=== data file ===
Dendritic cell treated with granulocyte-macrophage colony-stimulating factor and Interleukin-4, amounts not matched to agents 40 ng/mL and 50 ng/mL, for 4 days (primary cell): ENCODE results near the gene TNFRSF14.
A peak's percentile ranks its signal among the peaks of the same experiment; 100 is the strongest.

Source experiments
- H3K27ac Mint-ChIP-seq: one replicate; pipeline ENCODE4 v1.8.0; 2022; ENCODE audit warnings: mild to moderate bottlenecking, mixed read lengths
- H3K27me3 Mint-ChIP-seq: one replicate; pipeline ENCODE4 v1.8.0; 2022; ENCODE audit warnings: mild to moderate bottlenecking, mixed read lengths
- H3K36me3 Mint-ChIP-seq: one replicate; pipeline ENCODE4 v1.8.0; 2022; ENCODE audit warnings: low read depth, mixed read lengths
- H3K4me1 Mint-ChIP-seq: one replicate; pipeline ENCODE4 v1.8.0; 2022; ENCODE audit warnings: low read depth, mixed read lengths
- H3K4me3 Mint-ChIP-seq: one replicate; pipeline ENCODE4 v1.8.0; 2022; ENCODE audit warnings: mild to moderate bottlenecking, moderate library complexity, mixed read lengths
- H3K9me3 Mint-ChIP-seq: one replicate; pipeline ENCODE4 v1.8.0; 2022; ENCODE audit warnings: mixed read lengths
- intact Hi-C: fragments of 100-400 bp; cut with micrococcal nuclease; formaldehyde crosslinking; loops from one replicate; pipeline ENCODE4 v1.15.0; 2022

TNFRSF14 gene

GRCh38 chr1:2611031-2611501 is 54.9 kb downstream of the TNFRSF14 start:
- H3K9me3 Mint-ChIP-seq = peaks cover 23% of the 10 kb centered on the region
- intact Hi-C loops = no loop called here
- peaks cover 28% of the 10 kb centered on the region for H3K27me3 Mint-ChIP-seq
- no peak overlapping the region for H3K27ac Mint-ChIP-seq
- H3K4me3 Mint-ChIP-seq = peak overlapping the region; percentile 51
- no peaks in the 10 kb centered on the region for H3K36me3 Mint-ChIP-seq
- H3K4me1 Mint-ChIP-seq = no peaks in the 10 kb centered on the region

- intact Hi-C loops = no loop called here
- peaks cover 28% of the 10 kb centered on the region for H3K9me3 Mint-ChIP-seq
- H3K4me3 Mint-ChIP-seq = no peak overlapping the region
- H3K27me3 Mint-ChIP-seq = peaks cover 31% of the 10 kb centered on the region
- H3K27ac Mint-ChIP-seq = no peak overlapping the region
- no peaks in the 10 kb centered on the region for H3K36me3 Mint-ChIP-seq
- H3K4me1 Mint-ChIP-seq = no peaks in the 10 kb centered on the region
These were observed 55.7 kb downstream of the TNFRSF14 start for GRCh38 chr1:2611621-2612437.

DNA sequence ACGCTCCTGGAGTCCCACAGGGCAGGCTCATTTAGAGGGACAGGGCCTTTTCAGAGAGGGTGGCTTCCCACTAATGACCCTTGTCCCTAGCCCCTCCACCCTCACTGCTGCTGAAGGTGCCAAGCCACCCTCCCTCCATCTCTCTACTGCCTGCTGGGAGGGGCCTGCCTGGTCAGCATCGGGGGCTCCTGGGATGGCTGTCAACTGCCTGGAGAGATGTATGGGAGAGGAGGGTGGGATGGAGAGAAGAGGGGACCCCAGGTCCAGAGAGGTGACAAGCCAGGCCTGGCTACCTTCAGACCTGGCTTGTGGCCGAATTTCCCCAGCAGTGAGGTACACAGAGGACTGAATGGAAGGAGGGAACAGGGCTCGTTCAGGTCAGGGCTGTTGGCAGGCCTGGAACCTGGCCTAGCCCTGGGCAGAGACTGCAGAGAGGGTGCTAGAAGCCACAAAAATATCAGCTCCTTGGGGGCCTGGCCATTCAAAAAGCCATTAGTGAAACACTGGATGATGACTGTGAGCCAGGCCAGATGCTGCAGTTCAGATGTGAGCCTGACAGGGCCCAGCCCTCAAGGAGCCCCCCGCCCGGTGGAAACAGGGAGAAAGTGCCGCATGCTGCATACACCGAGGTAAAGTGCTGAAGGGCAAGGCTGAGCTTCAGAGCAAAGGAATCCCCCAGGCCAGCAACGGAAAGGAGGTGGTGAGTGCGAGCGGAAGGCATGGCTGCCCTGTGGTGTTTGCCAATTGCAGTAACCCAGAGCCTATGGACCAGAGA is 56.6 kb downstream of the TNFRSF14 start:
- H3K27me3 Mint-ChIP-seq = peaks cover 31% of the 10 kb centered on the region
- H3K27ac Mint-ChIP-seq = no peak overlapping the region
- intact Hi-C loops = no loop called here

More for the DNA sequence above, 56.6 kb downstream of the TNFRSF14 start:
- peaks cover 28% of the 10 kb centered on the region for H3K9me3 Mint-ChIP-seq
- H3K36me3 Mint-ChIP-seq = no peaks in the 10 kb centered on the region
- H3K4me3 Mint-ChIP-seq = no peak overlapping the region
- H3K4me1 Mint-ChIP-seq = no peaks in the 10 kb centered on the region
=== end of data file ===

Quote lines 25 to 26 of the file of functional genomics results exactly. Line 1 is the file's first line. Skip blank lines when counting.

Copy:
- no peaks in the 10 kb centered on the region for H3K36me3 Mint-ChIP-seq
- H3K4me1 Mint-ChIP-seq = no peaks in the 10 kb centered on the region